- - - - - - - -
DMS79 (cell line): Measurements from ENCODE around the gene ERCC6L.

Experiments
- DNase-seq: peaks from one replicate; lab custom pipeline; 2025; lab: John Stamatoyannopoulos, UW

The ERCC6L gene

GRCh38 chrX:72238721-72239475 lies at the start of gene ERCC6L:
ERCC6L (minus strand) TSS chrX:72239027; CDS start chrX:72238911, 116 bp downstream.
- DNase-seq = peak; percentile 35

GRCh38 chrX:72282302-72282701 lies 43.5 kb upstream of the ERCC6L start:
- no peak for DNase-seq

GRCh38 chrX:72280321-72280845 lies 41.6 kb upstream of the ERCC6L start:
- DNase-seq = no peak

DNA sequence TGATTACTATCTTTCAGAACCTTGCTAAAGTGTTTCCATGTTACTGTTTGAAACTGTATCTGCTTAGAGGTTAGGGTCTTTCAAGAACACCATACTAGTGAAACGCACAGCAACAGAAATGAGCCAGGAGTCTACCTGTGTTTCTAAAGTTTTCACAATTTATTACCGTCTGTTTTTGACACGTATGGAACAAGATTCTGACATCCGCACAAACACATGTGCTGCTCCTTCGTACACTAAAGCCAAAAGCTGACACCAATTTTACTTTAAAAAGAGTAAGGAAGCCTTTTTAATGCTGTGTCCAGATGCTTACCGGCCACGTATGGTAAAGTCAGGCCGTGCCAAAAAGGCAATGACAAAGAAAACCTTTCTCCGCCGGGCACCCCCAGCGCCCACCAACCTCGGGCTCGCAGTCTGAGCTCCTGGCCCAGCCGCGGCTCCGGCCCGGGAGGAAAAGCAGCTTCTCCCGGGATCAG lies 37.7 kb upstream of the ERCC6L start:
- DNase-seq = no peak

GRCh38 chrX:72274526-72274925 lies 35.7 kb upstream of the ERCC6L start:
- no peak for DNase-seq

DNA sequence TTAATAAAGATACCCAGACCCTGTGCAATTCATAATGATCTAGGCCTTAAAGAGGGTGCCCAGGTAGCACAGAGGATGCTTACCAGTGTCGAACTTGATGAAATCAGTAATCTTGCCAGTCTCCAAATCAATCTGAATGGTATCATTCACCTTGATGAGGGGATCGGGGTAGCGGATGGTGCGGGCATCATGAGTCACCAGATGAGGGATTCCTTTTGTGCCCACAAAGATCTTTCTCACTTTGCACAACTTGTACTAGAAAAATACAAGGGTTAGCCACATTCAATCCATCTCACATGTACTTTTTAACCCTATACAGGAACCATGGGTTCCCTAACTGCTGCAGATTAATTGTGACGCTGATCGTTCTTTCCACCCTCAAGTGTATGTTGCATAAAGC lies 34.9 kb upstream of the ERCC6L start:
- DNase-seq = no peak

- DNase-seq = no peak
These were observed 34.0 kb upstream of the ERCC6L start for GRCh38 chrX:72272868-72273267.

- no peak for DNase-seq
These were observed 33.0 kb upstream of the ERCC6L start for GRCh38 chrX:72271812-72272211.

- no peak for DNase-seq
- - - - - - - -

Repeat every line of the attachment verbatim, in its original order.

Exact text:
DMS79 (cell line): Measurements from ENCODE around the gene ERCC6L.

Experiments
- DNase-seq: peaks from one replicate; lab custom pipeline; 2025; lab: John Stamatoyannopoulos, UW

The ERCC6L gene

GRCh38 chrX:72238721-72239475 lies at the start of gene ERCC6L:
ERCC6L (minus strand) TSS chrX:72239027; CDS start chrX:72238911, 116 bp downstream.
- DNase-seq = peak; percentile 35

GRCh38 chrX:72282302-72282701 lies 43.5 kb upstream of the ERCC6L start:
- no peak for DNase-seq

GRCh38 chrX:72280321-72280845 lies 41.6 kb upstream of the ERCC6L start:
- DNase-seq = no peak

DNA sequence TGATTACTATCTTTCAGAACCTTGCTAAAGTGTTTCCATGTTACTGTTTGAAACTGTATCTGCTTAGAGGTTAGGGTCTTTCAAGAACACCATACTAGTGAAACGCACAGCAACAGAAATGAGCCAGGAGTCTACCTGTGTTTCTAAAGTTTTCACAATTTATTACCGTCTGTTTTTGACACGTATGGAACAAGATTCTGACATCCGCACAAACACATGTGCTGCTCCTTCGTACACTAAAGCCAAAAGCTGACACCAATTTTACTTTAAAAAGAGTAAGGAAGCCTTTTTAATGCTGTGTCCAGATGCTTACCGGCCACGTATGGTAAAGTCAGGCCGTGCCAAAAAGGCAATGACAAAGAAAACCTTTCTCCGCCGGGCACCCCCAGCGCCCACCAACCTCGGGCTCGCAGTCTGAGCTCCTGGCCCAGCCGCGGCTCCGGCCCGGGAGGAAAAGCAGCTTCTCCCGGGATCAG lies 37.7 kb upstream of the ERCC6L start:
- DNase-seq = no peak

GRCh38 chrX:72274526-72274925 lies 35.7 kb upstream of the ERCC6L start:
- no peak for DNase-seq

DNA sequence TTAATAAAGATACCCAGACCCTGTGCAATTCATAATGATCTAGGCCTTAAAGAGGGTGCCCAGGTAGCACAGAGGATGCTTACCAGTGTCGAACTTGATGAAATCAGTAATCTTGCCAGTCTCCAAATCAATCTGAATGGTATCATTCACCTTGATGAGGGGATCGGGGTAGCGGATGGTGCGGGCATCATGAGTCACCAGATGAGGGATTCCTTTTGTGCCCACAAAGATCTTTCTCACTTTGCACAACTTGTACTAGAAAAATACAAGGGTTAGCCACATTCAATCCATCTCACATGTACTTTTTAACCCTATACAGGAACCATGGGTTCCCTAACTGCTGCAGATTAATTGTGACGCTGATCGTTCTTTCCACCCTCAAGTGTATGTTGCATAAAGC lies 34.9 kb upstream of the ERCC6L start:
- DNase-seq = no peak

- DNase-seq = no peak
These were observed 34.0 kb upstream of the ERCC6L start for GRCh38 chrX:72272868-72273267.

- no peak for DNase-seq
These were observed 33.0 kb upstream of the ERCC6L start for GRCh38 chrX:72271812-72272211.

- no peak for DNase-seq